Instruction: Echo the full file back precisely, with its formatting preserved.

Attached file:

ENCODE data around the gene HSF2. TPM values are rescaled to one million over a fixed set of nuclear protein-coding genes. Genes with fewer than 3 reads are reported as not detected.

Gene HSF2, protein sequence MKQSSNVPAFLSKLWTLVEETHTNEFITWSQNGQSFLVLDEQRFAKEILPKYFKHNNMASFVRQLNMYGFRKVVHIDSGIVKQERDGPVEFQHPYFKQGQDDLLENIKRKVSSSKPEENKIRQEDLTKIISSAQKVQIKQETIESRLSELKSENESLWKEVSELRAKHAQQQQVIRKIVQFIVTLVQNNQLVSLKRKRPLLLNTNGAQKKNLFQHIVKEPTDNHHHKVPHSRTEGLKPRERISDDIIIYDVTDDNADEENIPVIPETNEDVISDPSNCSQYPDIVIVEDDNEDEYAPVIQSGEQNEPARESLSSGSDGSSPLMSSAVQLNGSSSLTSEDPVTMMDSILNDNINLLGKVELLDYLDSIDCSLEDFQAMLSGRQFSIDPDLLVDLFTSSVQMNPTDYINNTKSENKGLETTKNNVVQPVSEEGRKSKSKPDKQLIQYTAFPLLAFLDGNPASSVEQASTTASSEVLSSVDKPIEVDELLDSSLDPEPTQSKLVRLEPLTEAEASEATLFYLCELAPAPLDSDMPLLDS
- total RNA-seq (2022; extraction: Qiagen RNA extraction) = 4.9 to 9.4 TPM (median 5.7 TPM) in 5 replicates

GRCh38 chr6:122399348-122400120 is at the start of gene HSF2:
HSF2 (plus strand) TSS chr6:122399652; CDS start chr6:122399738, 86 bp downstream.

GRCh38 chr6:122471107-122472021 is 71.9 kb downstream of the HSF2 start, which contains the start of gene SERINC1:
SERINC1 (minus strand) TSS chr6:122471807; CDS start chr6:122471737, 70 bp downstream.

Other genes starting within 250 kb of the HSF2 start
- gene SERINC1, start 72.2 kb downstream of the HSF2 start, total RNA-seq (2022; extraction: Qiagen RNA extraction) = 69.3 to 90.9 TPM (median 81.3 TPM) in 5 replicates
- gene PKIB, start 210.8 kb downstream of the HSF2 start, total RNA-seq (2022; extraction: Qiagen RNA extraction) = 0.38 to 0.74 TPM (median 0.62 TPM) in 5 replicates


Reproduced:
ENCODE data around the gene HSF2. TPM values are rescaled to one million over a fixed set of nuclear protein-coding genes. Genes with fewer than 3 reads are reported as not detected.

Gene HSF2, protein sequence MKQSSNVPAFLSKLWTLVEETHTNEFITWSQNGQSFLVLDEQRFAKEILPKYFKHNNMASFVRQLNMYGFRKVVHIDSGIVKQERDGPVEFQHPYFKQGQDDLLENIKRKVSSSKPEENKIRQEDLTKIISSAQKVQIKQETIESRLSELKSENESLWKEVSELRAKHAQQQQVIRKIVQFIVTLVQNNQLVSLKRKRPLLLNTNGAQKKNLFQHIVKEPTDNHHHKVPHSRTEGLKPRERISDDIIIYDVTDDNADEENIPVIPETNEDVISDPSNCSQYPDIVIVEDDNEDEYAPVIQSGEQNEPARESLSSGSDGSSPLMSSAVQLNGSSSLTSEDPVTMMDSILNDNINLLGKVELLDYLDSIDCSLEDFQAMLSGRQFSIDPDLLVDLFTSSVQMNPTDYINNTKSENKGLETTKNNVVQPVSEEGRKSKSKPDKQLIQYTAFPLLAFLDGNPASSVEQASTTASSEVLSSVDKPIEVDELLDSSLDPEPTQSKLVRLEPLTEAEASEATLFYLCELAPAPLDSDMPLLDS
- total RNA-seq (2022; extraction: Qiagen RNA extraction) = 4.9 to 9.4 TPM (median 5.7 TPM) in 5 replicates

GRCh38 chr6:122399348-122400120 is at the start of gene HSF2:
HSF2 (plus strand) TSS chr6:122399652; CDS start chr6:122399738, 86 bp downstream.

GRCh38 chr6:122471107-122472021 is 71.9 kb downstream of the HSF2 start, which contains the start of gene SERINC1:
SERINC1 (minus strand) TSS chr6:122471807; CDS start chr6:122471737, 70 bp downstream.

Other genes starting within 250 kb of the HSF2 start
- gene SERINC1, start 72.2 kb downstream of the HSF2 start, total RNA-seq (2022; extraction: Qiagen RNA extraction) = 69.3 to 90.9 TPM (median 81.3 TPM) in 5 replicates
- gene PKIB, start 210.8 kb downstream of the HSF2 start, total RNA-seq (2022; extraction: Qiagen RNA extraction) = 0.38 to 0.74 TPM (median 0.62 TPM) in 5 replicates